Katikati College carves new history

By Chris Steel

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Todd Uttinger and Val Baker with the native totora timber carbon dated at nearly 5000 years old.
Todd Uttinger and Val Baker with the native totora timber carbon dated at nearly 5000 years old.

Native timber almost 5000 years old will be used in a formal carving to be placed in the hall at Katikati College.

The river totara sourced from the Manawatu region has been donated to the school by the Doug and Flo Baker family, together with Todd Uttinger from ATD Stonemasons.

Valued at more than $2000 the two 4.4m long slabs of totara have been carbon-dated and will be specially carved to go inside the school hall.

College principal Neil Harray approached long-time timber merchant Val Baker for help to source timber for the project.

"As always, Val was really supportive and generous with her time and her ability to source suitable wood."

In the past Val's late father, Doug Baker, had found totara for local marae - Rereatukahia, Otawhiwhi and others, and for the waka on display at The Strand in Tauranga. The Bakers also supplied totara for the Katikati College sign at the front of the school.

The college is now in the initial stages of looking at the placement of the carvings, the design and a timeline to get the job done.

Two carvings used to stand at either side of the stage in the hall. Neil says the stage was a traditional type of school stage and the carvings were prominent. When the hall was refurbished and the stage removed to create a more usable space, the carvings were moved into Poutama, the Maori studies classroom and whare wananga.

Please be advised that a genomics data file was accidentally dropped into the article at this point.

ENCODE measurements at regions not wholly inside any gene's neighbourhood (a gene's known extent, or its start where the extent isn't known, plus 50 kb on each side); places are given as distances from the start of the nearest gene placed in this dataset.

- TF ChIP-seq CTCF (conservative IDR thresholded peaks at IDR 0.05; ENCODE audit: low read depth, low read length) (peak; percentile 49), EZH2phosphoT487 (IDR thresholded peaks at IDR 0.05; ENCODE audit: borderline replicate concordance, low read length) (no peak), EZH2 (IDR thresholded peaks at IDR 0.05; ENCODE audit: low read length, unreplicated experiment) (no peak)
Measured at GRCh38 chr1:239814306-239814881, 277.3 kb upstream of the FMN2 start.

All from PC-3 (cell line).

Neil felt that while it was great that the carvings had a special place to be housed, most of the school and community missed out on seeing this part of the school's history.

"They are important pieces of work."

Neil is keen to see something in the hall again, just as it had been for 20 years previously, and is working with teacher Jo'el Komene to oversee the project. Jo'el is a highly regarded carver in his own right, but a local carver will do the majority of the work.

"It is early days but we have the wood and are making progress. It will be great when it is done," Neil says.

He praised Val and Todd for their assistance and support. Val says the Baker family is proud to try and help the school out wherever possible. Todd, whose father tracked down the timber, was keen to share the costs of the timber and be a part of the project.

- BAY OF PLENTY TIMES

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